May: [concerning getting rid of the Morris Minor] "But actually, would we really notice? Would it in fact give us a chance to move on? It might be a little bit as if a very popular and well-liked television programme suddenly came to an end. Everybody would think it was a disaster. But after a while, they'd get over it."
    • Clarkson, after being let go from Top Gear, was the guest host of the 50th season premiere of the BBC series Have I Got News for You in October, 2015, and took a fair amount or ribbing - especially from guest contestant Richard Osman. note 
    • The first episode begins with Clarkson walking out of a generic replacement for BBC Television Centre, turning in his badge and then walking away in the rain, for the weather to clear up as he arrives in America for his new start.
    • When they introduce each other in the first episode, they list off the various times they were fired from various jobs, but, when they get to Clarkson, Hammond admits he technically has never been fired from anything. note 
    • In the Christmas Special, when Hammond is driving around London in the new, right-hand drive Mustang and gets to the Cenotaph, he explains that the monument is "...where we remember who died for us." Then he continues: "Slowing down a bit here... show some respect" - a jab at Top Gear alluding to when, during the filming for Series 23, Matt LeBlanc and rally-car driver Ken Block did donuts in front of the memorial, which angered the UK press. Host Chris Evans later apologized for the stunt and the footage eventually wasn't used in the completed segment.
    • During Episode 10, "Dumb Fight at the OK Coral", taped in Nashville, as they argue about the Nashville vs. Detroit music scenes, when Clarkson begin to rattle off influential Southern groups, and Clarkson says, 'The Allman Brothers', Hammond responds, 'Never heard of them.' Clarkson then doubles-down:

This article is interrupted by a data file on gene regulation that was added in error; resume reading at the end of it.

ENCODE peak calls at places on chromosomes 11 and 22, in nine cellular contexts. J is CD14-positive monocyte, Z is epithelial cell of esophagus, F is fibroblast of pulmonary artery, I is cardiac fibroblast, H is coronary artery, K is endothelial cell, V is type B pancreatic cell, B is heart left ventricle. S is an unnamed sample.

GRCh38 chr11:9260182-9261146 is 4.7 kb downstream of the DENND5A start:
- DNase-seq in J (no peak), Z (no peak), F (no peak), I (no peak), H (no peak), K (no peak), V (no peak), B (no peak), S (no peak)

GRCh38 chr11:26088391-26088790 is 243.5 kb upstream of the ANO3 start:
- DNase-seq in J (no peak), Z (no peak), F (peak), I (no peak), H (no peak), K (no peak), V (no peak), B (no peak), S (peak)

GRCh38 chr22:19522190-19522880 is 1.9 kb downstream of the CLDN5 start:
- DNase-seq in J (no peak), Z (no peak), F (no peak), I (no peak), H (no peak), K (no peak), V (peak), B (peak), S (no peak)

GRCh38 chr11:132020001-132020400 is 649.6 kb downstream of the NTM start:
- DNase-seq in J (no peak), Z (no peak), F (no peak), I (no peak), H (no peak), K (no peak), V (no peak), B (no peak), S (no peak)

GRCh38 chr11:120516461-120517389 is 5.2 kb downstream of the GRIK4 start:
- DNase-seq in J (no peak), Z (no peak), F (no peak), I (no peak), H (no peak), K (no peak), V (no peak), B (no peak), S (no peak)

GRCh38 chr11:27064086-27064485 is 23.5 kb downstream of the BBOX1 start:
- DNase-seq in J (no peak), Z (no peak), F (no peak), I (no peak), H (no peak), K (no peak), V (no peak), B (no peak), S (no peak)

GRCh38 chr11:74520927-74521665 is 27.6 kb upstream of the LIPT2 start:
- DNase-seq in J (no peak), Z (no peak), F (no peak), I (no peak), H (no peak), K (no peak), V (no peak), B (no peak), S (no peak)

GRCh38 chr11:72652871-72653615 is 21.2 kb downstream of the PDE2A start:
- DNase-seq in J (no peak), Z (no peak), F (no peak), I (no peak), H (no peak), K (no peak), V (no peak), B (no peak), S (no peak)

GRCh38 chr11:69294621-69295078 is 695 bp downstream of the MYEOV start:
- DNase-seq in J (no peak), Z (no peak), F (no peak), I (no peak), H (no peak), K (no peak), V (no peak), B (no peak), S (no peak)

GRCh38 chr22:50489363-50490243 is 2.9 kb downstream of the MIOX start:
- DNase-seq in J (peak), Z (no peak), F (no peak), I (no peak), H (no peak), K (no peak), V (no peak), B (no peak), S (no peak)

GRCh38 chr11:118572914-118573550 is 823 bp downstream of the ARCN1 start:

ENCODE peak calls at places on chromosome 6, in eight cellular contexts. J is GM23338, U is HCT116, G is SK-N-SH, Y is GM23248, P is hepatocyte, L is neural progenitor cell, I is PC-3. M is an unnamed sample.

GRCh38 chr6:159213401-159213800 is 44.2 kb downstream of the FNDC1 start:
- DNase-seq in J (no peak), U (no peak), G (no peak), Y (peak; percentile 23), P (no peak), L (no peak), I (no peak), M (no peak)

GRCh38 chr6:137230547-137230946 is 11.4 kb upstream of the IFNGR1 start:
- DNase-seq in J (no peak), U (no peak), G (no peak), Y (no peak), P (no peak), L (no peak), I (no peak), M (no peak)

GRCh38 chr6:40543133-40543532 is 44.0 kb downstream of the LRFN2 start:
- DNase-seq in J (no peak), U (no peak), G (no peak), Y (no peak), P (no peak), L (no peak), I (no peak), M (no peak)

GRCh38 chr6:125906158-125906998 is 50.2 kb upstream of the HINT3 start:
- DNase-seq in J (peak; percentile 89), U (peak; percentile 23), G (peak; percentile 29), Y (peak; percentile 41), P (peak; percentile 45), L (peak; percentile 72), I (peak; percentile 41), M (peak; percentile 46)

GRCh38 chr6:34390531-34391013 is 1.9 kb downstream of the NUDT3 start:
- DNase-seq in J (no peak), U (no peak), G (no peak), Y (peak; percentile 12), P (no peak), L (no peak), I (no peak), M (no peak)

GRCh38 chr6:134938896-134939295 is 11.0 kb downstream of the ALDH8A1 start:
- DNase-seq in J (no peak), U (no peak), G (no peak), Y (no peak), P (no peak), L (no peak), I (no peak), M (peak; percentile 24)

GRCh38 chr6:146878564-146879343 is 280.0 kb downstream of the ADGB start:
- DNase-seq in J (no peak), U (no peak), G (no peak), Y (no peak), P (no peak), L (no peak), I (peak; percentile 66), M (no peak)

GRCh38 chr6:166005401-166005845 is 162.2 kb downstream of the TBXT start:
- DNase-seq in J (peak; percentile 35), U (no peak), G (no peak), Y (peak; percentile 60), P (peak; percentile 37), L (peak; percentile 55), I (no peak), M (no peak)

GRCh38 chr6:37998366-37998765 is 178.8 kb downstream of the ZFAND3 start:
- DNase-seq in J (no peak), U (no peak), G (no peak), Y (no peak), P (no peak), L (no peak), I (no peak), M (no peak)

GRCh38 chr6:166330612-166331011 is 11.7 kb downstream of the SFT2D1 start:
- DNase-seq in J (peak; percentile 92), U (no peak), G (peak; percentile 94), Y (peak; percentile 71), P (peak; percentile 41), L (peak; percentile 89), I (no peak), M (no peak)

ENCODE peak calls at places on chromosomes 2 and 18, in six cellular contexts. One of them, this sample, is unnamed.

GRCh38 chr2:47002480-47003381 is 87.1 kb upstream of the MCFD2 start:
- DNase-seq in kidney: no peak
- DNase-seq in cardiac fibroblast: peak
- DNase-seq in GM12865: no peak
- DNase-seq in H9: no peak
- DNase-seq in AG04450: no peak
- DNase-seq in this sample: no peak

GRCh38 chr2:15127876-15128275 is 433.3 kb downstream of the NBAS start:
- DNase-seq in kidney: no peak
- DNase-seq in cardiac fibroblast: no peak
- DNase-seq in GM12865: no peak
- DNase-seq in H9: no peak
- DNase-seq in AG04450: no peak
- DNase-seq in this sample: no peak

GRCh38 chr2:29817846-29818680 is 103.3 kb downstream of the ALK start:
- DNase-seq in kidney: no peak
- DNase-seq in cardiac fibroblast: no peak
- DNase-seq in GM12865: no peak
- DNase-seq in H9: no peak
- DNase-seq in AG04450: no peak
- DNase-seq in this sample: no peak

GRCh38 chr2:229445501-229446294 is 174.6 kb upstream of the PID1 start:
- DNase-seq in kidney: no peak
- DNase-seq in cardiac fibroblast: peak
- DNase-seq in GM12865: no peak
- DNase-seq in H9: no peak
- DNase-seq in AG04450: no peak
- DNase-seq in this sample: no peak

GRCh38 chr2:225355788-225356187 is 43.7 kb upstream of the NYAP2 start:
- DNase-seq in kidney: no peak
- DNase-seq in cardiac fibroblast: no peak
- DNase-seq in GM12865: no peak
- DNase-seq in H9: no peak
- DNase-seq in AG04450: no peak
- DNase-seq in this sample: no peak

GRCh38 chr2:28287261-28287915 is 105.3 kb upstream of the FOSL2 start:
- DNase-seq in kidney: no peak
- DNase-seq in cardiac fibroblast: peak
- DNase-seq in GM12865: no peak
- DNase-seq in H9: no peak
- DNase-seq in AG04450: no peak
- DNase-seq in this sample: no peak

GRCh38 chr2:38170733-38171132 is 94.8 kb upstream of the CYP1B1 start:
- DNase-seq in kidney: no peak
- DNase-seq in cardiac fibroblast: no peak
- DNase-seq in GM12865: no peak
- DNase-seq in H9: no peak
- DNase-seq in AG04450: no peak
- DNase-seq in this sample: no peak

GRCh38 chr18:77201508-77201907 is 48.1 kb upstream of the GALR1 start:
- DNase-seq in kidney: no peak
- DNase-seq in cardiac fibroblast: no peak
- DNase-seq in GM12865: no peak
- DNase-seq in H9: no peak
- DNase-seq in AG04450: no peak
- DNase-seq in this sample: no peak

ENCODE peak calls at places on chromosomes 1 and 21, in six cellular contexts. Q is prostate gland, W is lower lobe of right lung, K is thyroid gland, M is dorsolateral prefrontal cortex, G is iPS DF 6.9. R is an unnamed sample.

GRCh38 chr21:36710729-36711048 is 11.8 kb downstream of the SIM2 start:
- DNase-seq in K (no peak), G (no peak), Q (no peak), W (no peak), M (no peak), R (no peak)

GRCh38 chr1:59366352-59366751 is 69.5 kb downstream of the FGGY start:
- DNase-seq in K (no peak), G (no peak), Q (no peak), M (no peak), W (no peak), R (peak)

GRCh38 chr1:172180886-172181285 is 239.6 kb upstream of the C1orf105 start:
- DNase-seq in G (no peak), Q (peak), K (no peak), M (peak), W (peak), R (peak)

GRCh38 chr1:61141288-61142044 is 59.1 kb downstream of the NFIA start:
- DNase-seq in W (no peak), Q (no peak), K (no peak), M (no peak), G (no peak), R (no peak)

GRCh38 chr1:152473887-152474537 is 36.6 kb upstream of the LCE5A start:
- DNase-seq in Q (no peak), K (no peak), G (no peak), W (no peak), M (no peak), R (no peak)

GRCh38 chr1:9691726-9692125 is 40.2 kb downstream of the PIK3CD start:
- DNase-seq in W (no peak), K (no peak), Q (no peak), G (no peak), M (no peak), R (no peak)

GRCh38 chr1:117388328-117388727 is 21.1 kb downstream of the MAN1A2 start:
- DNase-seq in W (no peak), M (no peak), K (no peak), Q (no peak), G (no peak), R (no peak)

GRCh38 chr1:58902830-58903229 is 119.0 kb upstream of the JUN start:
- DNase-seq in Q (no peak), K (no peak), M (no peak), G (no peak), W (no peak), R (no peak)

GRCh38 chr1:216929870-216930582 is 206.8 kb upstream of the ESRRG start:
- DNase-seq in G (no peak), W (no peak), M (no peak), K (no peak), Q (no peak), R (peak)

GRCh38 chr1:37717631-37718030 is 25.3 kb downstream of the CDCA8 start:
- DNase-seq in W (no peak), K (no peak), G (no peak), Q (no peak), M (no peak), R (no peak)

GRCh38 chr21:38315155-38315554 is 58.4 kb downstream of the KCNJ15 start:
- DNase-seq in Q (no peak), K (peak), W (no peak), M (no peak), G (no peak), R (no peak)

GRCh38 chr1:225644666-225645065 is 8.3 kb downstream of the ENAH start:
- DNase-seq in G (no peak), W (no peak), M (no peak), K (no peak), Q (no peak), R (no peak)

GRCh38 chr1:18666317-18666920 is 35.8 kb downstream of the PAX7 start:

Clarkson: "... they had that one hit... instrumental... what was it called? Jeb... Jennifer! You never hear it anymore —"
    May: "Oh, I hated that"
    Clarkson: "You never hear it anymore, do you?"
    May: "No... rubbish."
    Hammond: "Weirdest thing, weirdest thing." note 
  • Tie-In Novel: The Grand Tour Guide to The World, published in October, 2017, featuring abundant snark from the presenters, along with behind-the-scenes photos of the filming of the first season, along with a preview of the second, reminiscent of the Big Book Of Top Gear books that the BBC used to publish annually.
    "...Some of this book is factual, but most of it isn't. Many of the observations are incorrect and the advice idiotic."
  • Too Much Information: Clarkson and Hammond mock the concept of cars being gender-specific and Clarkson states that the only relevant gender-specific concepts are bicycles and underwear. Hammond pipes up with "sometimes" after the second example before looking abashed.
  • Twitchy Eye: May develops one in the third episode whenever Hammond or his obnoxiously loud Dodge Hellcat is near.
  • Unusual Euphemism: During a discussion on marketing cars specifically for men or women, May refers to women as having a "magic triangle."
  • Voodoo Doll: Hammond finds one with May's face on it while the two are tearing down Clarkson's house. It's not the most disturbing thing they find, though.
  • Wacky Racing: The "Environ-Mental" episode has the presenters build ecologically-sustainable car bodies, and then race them against some normal cars. Hammond's car is made of plant materials, Clarkson's car uses dead animal parts and slabs of meat, and May, after unsuccessfully using mud and then bricks, succeeds with a body made of a combination of hay and dung. However, it keeps him from seeing properly (adding to his already infamous No Sense of Direction), and so heavy he only completes a single lap. Then Clarkson's car develops a problem with maggots. The regular cars obviously thrash the presenters, with the race ultimately ending when the last car standing, Hammond's, catches on fire.
  • Your Head A-Splode: May's head in the Conversation Street intro for episode 13, much to Clarkson and Hammond's surprise.

"What could possibly go wrong?"